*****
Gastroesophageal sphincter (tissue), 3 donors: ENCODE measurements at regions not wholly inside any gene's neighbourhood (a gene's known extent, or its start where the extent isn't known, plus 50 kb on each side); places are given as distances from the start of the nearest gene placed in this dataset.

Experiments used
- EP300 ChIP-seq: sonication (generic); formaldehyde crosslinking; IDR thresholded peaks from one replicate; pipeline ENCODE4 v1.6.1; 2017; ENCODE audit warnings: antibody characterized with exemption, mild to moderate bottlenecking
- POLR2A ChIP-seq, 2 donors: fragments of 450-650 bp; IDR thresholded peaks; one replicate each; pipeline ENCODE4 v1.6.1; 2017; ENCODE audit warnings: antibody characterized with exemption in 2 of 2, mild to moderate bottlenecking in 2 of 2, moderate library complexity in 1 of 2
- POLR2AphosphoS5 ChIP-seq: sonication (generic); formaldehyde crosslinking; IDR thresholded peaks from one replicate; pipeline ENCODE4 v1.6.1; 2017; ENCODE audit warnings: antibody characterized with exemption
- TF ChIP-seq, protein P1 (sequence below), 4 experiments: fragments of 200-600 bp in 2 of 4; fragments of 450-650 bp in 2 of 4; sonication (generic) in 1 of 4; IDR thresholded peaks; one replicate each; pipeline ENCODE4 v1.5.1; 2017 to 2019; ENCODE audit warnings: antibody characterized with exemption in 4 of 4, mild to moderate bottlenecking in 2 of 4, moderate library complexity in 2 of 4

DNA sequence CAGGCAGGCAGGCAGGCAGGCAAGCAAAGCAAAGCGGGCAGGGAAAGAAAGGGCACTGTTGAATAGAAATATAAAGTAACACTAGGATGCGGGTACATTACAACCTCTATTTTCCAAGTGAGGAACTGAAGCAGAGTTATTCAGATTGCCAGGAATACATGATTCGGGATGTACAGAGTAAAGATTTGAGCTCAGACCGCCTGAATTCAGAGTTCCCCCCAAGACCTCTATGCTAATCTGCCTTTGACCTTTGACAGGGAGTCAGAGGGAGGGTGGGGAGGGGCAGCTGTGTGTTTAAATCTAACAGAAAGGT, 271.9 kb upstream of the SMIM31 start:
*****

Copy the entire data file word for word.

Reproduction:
Gastroesophageal sphincter (tissue), 3 donors: ENCODE measurements at regions not wholly inside any gene's neighbourhood (a gene's known extent, or its start where the extent isn't known, plus 50 kb on each side); places are given as distances from the start of the nearest gene placed in this dataset.

Experiments used
- EP300 ChIP-seq: sonication (generic); formaldehyde crosslinking; IDR thresholded peaks from one replicate; pipeline ENCODE4 v1.6.1; 2017; ENCODE audit warnings: antibody characterized with exemption, mild to moderate bottlenecking
- POLR2A ChIP-seq, 2 donors: fragments of 450-650 bp; IDR thresholded peaks; one replicate each; pipeline ENCODE4 v1.6.1; 2017; ENCODE audit warnings: antibody characterized with exemption in 2 of 2, mild to moderate bottlenecking in 2 of 2, moderate library complexity in 1 of 2
- POLR2AphosphoS5 ChIP-seq: sonication (generic); formaldehyde crosslinking; IDR thresholded peaks from one replicate; pipeline ENCODE4 v1.6.1; 2017; ENCODE audit warnings: antibody characterized with exemption
- TF ChIP-seq, protein P1 (sequence below), 4 experiments: fragments of 200-600 bp in 2 of 4; fragments of 450-650 bp in 2 of 4; sonication (generic) in 1 of 4; IDR thresholded peaks; one replicate each; pipeline ENCODE4 v1.5.1; 2017 to 2019; ENCODE audit warnings: antibody characterized with exemption in 4 of 4, mild to moderate bottlenecking in 2 of 4, moderate library complexity in 2 of 4

DNA sequence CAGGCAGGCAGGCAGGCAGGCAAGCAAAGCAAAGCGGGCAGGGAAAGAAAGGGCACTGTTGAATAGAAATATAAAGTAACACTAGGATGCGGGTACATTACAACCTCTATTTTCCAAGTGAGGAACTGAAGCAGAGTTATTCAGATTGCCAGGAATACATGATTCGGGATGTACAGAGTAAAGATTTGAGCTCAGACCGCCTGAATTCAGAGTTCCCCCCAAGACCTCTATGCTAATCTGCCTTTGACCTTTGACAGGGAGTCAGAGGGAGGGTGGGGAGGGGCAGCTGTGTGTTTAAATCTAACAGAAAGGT, 271.9 kb upstream of the SMIM31 start: